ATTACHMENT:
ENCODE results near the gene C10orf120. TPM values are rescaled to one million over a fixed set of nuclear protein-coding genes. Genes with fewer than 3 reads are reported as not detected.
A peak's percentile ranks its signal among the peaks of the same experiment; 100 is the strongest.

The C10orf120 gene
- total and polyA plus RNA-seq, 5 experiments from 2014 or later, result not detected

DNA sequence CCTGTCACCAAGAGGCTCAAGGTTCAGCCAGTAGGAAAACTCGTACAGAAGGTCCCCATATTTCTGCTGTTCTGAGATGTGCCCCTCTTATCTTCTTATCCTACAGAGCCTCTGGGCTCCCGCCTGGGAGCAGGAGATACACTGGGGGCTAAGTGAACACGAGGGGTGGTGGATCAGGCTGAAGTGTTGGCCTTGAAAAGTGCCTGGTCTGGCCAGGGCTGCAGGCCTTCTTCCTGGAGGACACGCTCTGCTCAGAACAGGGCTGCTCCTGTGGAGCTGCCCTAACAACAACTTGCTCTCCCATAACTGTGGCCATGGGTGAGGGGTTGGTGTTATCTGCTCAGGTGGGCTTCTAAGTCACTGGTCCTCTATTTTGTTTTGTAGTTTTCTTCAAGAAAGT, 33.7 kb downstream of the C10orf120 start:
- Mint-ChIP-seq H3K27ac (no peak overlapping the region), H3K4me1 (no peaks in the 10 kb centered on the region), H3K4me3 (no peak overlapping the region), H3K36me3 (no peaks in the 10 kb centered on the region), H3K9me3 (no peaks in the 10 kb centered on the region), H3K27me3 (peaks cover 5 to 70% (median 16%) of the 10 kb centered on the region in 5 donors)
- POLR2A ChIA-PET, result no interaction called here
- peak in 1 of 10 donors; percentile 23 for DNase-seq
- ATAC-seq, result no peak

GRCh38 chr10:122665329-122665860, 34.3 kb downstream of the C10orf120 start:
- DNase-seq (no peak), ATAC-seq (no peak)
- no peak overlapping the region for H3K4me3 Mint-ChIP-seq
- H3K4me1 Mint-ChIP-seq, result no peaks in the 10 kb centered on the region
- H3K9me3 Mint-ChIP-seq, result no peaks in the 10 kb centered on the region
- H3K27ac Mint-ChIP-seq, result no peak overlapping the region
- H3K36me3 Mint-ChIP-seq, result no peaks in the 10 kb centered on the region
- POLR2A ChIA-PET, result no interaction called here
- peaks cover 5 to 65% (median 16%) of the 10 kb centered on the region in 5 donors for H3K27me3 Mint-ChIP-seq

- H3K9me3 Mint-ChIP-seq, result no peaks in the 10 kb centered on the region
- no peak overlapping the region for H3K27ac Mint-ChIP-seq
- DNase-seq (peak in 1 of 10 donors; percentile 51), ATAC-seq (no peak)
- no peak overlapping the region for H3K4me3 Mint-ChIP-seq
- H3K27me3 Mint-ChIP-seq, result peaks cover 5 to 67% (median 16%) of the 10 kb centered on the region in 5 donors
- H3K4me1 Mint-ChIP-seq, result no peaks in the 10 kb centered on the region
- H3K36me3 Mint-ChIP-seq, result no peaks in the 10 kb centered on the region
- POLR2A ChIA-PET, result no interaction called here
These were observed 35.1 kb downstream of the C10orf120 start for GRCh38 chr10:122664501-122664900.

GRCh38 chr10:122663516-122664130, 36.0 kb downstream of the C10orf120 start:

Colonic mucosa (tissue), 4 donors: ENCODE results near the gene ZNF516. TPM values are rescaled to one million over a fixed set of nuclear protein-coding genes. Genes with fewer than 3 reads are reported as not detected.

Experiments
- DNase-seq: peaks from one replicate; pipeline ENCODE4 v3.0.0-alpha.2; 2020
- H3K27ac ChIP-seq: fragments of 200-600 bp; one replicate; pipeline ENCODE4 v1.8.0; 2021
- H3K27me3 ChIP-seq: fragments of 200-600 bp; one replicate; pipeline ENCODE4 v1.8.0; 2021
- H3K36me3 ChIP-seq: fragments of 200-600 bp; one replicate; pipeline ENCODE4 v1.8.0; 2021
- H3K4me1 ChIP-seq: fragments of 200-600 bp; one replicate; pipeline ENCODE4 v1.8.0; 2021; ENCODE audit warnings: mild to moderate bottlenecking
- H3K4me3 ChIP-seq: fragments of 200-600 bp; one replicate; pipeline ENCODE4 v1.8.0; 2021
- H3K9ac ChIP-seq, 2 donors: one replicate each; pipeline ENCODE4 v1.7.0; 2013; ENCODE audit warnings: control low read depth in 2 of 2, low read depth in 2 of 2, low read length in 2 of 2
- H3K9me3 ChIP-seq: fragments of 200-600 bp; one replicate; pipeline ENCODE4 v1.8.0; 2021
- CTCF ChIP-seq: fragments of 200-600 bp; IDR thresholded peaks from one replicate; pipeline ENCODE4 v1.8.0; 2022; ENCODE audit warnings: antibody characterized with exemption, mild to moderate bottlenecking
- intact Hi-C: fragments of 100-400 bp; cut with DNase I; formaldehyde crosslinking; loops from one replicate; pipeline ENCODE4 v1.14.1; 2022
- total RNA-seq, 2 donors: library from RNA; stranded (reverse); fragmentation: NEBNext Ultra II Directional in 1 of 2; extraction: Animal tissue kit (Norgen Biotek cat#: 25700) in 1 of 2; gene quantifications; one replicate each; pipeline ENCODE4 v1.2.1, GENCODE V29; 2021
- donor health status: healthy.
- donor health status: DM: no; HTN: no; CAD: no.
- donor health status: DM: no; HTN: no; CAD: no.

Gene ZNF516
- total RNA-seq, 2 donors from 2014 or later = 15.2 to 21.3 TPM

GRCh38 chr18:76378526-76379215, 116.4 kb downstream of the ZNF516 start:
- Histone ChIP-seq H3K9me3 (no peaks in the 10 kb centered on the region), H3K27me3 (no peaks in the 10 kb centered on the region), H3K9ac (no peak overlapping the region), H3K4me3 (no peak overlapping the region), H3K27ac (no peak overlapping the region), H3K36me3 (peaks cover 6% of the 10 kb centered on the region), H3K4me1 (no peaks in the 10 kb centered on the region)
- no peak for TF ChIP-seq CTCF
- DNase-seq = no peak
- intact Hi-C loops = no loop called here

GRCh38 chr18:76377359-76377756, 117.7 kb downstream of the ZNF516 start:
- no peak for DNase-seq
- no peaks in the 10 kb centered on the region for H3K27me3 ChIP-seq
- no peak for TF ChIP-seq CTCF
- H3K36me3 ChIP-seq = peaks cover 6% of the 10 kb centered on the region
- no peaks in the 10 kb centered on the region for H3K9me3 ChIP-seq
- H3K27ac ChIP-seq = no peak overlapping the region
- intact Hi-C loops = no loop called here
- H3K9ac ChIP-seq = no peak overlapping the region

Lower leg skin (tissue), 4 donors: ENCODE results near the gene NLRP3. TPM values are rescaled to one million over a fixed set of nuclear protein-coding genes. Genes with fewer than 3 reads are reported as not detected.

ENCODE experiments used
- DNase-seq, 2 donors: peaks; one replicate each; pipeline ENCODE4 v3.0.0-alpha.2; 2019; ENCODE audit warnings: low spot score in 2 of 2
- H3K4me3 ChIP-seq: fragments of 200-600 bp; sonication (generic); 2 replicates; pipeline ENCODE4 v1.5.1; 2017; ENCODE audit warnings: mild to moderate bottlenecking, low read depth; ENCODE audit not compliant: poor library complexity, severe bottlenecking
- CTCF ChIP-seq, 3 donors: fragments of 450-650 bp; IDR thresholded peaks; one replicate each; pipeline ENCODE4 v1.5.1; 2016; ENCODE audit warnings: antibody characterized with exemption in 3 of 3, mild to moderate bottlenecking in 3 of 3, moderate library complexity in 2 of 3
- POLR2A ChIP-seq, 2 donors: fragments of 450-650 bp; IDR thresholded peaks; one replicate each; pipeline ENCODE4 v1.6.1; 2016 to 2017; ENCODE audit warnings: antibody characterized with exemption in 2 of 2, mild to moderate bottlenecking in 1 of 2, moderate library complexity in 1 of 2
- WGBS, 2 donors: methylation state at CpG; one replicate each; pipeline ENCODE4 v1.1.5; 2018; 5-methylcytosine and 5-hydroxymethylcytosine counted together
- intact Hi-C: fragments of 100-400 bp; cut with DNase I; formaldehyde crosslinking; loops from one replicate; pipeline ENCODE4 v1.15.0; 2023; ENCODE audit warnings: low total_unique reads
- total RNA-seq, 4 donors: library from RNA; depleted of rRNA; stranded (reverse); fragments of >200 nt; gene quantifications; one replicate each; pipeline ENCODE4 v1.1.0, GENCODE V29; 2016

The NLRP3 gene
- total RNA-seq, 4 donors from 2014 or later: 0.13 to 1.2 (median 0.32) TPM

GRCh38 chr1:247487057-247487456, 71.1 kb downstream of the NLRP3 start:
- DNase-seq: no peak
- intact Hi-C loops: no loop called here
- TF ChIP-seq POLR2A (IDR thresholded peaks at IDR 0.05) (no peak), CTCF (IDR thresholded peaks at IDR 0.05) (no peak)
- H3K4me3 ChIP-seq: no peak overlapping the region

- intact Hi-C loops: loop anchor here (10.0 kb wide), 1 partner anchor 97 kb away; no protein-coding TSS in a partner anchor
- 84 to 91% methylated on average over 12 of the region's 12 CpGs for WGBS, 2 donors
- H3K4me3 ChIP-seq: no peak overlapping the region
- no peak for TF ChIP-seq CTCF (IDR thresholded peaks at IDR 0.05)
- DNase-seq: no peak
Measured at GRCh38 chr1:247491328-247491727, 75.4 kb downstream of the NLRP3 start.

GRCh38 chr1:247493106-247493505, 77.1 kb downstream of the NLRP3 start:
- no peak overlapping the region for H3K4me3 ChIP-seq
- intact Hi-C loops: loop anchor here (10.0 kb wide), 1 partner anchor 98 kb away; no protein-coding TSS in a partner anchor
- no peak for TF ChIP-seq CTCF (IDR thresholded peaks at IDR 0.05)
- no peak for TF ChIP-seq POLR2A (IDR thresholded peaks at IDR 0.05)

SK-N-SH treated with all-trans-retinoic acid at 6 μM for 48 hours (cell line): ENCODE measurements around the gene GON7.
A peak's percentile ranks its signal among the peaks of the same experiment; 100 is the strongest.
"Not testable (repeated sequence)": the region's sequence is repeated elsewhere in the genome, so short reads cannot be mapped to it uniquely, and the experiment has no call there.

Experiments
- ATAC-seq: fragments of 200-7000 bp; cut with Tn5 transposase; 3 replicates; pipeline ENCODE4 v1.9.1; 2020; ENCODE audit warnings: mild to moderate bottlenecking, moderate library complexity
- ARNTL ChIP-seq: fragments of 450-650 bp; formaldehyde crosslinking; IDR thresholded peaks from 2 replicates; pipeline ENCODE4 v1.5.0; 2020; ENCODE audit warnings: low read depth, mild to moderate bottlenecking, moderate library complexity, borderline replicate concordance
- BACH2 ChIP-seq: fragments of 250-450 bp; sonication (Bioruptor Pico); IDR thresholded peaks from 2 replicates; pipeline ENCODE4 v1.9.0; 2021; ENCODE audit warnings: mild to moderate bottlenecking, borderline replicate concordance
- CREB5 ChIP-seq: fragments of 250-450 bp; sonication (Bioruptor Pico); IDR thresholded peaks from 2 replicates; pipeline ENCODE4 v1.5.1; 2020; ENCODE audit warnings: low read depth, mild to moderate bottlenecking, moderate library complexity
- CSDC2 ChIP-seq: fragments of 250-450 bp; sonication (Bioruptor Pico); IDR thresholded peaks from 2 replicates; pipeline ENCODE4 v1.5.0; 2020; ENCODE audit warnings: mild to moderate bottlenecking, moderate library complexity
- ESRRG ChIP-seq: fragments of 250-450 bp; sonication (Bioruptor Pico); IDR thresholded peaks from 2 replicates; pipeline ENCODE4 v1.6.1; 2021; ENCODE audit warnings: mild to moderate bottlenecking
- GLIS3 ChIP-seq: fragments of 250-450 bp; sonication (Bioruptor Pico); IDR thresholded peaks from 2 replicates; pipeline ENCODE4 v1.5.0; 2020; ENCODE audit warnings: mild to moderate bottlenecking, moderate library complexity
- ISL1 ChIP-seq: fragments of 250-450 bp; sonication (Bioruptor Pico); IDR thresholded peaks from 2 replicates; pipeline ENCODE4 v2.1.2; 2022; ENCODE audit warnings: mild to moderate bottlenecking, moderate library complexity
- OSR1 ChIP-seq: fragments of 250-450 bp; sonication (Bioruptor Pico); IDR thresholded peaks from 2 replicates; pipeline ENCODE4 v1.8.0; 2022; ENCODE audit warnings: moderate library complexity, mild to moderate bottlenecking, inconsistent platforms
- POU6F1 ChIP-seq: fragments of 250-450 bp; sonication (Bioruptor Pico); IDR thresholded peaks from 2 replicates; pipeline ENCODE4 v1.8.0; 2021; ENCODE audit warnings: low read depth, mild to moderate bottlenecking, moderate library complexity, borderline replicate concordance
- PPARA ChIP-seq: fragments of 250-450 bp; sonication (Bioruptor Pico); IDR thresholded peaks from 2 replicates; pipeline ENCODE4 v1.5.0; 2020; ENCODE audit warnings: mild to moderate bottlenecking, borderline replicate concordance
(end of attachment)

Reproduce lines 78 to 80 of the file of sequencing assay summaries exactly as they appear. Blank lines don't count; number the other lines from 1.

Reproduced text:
- 84 to 91% methylated on average over 12 of the region's 12 CpGs for WGBS, 2 donors
- H3K4me3 ChIP-seq: no peak overlapping the region
- no peak for TF ChIP-seq CTCF (IDR thresholded peaks at IDR 0.05)